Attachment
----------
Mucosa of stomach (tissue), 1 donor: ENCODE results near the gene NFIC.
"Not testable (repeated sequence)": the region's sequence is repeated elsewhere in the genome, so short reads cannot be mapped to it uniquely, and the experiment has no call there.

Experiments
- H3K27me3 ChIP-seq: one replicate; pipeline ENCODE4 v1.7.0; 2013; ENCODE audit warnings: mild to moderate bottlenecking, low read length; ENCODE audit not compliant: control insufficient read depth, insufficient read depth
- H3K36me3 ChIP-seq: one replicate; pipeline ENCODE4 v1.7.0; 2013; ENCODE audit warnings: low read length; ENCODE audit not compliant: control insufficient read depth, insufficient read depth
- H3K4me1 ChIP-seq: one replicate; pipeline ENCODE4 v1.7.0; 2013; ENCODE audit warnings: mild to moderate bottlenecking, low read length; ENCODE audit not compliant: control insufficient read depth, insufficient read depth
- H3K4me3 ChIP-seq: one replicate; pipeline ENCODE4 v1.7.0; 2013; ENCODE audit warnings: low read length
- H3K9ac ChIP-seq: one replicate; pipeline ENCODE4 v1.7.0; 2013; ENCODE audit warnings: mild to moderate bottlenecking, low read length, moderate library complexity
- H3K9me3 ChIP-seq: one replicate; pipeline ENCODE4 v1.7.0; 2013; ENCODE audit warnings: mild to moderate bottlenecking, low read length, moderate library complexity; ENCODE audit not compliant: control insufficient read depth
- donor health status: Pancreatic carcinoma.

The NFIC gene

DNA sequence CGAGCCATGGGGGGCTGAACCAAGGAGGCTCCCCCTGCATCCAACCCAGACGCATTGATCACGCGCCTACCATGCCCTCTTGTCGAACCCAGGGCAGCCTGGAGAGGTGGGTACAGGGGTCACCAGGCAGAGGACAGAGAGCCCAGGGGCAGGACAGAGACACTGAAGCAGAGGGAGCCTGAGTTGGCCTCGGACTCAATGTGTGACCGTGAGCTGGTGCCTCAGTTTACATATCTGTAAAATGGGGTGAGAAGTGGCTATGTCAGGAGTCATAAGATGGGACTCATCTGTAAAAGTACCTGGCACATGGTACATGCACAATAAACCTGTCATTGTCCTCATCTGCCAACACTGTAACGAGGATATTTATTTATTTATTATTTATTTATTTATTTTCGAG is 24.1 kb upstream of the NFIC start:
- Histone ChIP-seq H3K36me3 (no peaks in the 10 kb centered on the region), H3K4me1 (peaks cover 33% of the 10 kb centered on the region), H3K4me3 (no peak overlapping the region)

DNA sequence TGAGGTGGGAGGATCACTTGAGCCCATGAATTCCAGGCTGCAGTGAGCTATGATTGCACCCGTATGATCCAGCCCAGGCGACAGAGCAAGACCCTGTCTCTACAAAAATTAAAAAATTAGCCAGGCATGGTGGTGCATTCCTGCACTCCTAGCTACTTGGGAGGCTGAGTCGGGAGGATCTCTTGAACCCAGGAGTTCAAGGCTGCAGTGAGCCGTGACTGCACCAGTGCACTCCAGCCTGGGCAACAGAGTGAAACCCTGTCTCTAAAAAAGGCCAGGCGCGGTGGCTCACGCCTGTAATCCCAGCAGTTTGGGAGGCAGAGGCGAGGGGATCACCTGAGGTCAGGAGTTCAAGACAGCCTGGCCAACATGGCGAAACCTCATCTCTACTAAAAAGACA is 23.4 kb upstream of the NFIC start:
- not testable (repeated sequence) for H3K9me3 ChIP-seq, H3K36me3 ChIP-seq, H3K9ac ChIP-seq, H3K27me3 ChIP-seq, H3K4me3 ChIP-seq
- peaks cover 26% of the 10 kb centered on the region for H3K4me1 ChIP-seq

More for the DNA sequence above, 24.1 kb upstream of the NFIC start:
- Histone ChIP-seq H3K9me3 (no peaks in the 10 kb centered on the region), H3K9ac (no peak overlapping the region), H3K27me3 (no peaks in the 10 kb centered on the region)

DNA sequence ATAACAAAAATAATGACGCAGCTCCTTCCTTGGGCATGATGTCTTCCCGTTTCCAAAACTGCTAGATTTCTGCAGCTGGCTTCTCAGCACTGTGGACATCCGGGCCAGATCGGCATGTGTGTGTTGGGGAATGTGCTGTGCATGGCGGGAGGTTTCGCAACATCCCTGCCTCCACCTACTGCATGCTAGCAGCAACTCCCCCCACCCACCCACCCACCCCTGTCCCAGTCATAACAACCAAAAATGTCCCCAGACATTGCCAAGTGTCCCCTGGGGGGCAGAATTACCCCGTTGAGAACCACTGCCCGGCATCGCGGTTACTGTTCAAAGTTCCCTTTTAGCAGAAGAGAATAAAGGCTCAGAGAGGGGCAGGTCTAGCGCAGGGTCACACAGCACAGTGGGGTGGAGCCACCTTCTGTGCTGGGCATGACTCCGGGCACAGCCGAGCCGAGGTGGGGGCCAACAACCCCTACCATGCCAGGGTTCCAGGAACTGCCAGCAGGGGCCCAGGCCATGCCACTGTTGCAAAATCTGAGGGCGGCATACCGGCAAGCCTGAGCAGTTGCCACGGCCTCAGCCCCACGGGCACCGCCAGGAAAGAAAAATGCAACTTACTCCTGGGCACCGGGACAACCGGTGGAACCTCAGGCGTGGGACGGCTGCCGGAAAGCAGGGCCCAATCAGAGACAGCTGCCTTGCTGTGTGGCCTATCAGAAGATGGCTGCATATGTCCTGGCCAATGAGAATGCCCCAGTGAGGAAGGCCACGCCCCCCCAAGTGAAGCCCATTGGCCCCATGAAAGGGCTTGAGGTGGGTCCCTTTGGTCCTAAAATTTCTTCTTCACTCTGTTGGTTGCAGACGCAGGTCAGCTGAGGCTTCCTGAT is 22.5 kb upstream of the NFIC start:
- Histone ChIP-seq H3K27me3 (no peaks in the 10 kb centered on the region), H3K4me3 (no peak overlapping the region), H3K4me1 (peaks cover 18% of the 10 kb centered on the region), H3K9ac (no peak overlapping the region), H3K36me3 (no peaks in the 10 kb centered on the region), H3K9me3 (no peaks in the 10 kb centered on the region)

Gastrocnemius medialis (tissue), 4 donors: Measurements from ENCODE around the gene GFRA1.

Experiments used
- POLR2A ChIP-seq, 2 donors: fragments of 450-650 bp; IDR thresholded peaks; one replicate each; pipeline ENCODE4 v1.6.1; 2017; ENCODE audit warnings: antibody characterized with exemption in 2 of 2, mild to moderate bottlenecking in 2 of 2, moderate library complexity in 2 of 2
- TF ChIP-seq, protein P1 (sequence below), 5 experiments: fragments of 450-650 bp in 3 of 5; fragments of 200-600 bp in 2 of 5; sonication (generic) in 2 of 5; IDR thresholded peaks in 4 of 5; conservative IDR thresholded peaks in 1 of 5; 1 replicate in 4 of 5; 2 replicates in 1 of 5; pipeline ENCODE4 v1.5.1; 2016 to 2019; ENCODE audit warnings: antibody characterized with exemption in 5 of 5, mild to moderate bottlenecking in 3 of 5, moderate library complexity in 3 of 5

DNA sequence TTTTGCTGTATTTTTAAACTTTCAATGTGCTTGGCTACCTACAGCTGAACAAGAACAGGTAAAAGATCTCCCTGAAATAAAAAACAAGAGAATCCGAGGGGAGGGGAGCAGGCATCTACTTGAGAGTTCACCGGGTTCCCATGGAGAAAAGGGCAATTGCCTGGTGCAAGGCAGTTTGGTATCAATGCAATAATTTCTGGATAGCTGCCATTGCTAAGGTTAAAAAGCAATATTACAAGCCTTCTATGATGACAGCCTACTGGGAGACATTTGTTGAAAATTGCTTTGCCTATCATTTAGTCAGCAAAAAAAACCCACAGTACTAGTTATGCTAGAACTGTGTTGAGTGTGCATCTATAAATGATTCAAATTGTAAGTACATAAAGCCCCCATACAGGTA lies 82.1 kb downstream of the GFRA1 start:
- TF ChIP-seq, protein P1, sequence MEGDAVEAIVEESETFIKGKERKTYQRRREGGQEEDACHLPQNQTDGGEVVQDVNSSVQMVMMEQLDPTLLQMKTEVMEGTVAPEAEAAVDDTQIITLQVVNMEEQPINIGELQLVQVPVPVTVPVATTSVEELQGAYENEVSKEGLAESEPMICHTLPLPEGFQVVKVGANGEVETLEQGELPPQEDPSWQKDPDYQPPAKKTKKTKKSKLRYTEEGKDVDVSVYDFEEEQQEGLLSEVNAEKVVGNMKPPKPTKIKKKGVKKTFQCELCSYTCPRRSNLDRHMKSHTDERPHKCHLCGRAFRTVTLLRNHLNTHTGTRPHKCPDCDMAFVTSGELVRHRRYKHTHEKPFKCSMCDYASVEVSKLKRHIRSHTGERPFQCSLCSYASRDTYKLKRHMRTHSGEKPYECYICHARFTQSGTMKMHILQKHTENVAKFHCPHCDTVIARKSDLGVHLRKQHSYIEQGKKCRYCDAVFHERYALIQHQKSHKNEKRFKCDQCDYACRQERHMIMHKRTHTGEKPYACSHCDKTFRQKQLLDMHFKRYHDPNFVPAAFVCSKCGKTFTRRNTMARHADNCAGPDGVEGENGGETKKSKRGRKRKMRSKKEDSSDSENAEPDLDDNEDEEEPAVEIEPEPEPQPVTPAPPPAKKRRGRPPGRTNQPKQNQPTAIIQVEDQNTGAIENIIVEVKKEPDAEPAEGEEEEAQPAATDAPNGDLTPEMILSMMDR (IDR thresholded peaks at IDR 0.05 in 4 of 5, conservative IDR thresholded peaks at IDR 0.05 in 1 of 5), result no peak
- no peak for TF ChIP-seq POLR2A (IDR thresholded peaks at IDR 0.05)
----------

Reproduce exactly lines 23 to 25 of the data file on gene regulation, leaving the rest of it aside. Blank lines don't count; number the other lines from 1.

- POLR2A ChIP-seq, 2 donors: fragments of 450-650 bp; IDR thresholded peaks; one replicate each; pipeline ENCODE4 v1.6.1; 2017; ENCODE audit warnings: antibody characterized with exemption in 2 of 2, mild to moderate bottlenecking in 2 of 2, moderate library complexity in 2 of 2
- TF ChIP-seq, protein P1 (sequence below), 5 experiments: fragments of 450-650 bp in 3 of 5; fragments of 200-600 bp in 2 of 5; sonication (generic) in 2 of 5; IDR thresholded peaks in 4 of 5; conservative IDR thresholded peaks in 1 of 5; 1 replicate in 4 of 5; 2 replicates in 1 of 5; pipeline ENCODE4 v1.5.1; 2016 to 2019; ENCODE audit warnings: antibody characterized with exemption in 5 of 5, mild to moderate bottlenecking in 3 of 5, moderate library complexity in 3 of 5

DNA sequence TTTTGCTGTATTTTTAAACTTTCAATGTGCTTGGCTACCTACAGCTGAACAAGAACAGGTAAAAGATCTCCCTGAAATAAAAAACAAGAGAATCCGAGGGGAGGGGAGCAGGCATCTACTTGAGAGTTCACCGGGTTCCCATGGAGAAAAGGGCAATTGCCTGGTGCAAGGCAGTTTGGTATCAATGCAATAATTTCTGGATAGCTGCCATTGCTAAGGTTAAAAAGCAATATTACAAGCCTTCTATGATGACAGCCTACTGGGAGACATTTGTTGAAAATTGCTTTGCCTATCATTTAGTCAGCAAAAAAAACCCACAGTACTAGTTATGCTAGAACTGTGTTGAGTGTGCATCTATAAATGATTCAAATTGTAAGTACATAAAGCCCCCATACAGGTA lies 82.1 kb downstream of the GFRA1 start: